On our last Annual Make a Difference Teaching Chess in Africa Trip, Luis Cuerdo asked a kid “do you know your name?” in front of the whole class. Confused as to why Luis would ask such a simple question, the student said, “yes, of course.” Luis thank asked the student what a a pin is in chess. While the student knew the answer, it took him a while to figure out how to explain it. It is not enough to the know what a pin or any other tactical theme is; it is important to review ideas many times to make sure they we know them, almost just as well as we know our name! Some good ways to repeat these ideas is to solve lots of puzzles and review whole games. You can find some good books for game collections here.

In this podcast episode, Elliott Neff shared how in chess you “win, draw” or learn.” There is no such thing as losing in chess. As long as you have a growth mindset and constantly self-reflect, there is no need to have any fears. One area I have always struggled with is last-round situations where all the money is on the line. Often a win will equate to a substantial prize and a loss will leave you with nothing at all. However, U.S Women’s World Champion Grandmaster Irina Krush recently shared on a Facebook post how you should treat each last round as any other as there will always be more last rounds. Compared to other masters, I have read very few chess games but I have improved in the game and gained confidence by playing in over 950 tournaments and reviewing all my games, by myself, with coaches and using the engine.

Draw the curtains I don’t care ’cause it’s alright
I will get by I will get by
I will get by I will survive
As the Grateful Dead teaches in “Touch of Grey”, if we set our mind to it, we can get by! The highest rated player in a tournament often will not finish in first place; the winner is usually the one who controls his emotions the most. As our close education partner Michael Deutsch tells his basketball students, they just need to say “we can do it” and the magic happens. Now, go ahead and use the 50 point rule, repetition and self reflection to be confident and win!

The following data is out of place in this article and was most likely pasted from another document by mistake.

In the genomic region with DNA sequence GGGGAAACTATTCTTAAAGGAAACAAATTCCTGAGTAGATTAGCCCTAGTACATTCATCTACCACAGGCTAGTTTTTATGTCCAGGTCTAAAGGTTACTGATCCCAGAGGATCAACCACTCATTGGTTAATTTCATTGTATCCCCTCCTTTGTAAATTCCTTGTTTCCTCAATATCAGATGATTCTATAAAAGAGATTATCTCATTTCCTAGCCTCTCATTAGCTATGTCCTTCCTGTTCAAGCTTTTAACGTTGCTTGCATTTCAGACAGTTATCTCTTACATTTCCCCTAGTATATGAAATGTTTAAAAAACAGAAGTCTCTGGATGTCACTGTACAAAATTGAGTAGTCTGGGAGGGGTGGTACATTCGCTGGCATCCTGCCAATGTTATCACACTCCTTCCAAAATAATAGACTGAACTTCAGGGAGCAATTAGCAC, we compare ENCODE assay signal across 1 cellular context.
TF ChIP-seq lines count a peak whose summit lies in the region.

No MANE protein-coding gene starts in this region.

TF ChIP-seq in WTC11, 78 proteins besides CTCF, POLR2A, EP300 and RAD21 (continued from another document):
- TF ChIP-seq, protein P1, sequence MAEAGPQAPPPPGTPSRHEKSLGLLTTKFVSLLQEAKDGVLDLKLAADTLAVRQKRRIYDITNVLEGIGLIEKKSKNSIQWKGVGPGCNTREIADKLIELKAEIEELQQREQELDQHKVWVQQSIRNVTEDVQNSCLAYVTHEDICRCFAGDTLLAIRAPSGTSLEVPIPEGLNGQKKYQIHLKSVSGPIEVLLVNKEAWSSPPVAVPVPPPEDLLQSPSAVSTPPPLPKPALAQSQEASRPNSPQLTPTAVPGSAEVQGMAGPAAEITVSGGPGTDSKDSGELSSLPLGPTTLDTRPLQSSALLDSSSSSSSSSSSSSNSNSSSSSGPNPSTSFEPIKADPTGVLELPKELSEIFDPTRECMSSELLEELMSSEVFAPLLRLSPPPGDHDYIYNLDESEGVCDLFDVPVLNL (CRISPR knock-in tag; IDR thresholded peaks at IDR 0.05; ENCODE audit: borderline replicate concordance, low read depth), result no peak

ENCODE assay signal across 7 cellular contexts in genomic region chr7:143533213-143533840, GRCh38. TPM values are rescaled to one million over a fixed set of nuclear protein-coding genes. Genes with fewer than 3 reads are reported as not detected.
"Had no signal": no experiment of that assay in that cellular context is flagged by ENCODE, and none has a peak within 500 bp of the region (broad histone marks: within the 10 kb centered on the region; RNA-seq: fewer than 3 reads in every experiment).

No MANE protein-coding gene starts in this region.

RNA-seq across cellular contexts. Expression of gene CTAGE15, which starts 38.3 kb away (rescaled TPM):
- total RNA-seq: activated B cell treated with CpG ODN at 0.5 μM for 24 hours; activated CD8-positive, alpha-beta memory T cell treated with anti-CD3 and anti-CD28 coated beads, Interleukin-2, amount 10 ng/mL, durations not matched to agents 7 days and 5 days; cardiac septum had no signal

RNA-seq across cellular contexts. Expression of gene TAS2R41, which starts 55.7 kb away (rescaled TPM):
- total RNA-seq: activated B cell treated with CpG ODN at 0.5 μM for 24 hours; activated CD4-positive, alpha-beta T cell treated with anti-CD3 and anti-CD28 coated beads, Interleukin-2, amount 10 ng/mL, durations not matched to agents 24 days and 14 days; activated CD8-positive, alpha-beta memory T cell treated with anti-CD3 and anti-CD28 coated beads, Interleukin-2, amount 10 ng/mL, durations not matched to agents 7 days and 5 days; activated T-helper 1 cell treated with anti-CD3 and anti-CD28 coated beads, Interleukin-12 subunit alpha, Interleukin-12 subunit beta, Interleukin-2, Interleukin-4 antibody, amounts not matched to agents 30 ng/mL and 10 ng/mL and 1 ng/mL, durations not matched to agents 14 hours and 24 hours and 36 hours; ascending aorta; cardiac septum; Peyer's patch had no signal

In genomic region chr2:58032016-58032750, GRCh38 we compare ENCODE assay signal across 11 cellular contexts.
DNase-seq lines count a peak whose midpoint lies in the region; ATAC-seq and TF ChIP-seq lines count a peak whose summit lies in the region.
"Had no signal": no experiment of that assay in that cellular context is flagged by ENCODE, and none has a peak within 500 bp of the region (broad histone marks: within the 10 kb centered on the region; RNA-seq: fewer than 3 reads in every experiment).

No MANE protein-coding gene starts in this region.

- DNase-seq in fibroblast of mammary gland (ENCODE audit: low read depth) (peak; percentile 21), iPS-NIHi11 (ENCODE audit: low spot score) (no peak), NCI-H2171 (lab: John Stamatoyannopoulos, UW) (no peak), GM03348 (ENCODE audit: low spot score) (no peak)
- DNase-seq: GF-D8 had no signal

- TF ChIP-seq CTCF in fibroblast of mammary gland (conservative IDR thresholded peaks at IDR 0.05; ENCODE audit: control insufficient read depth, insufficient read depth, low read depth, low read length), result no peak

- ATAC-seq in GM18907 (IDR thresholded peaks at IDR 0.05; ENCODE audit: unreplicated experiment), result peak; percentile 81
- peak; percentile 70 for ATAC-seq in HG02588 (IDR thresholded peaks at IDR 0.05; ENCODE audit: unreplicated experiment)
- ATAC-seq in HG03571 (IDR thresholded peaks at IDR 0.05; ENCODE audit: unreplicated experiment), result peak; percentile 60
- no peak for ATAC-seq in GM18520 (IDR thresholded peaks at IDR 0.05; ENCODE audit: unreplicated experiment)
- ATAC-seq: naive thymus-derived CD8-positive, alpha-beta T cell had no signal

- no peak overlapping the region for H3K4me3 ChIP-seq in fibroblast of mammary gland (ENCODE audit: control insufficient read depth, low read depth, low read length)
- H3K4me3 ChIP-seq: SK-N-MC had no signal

Chess and ADHD: For Therapeutic and Educational Purposes

By Andrea Elrom, Certified ADHD & Executive Function Coach

The Pandemic has allowed me the luxury of watching way more Netflix and Hulu than I ever could have imagined. A year ago, I would not have seen this as a positive but now I can confidently say that it has opened my eyes into new worlds and has sparked interest in areas that I would have never taken the time to see.

“My Octopus Teacher”opened my eyes to a love story between a mollusk and a man on a journey of self discovery, “ Unstoppable” the one armed surfer who proved with determination almost anything is possible and “The Queen’s Gambit,” bring a focus to the game of chess.


As an ADHD coach and an Adder myself, this opened up an awareness to the incredible impact chess can have on the ADHD brain. Spending most of my coaching career on teaching and strengthening Executive Function skills, I am intrigued by the power that chess has on attention/concentration, decision making, problem solving, flexibility, sustained effort and self
regulation.

Why had I not thought of this before? I am always looking for ways to gamify Executive Function skills, to find interests to ignite the brain, find passion and increase self
esteem; maybe Bobby Fischer was on to something.


I do believe that the treatment for ADHD/ADD takes many shapes and sizes but one shape I am looking forward to getting acquainted with is that of the — king, Queen pawn bishop and other pieces of the board. Having had the pleasure of working with Evan and Premier Chess,
my son and I are awaiting the beginning of the
Winter Rookie class. I am not sure I will be the next Beth Harmon but  am anxious to learn how to focus and solve problems.

Although Chess will not take the place of medication, it may be a component of strengthening executive functions. 

Learn more about Andrea Elrom’s ADHD and Executive Function consulting here.

Gratitude for Coaches: Part 2

By Premier Chess CEO National Master Evan Rabin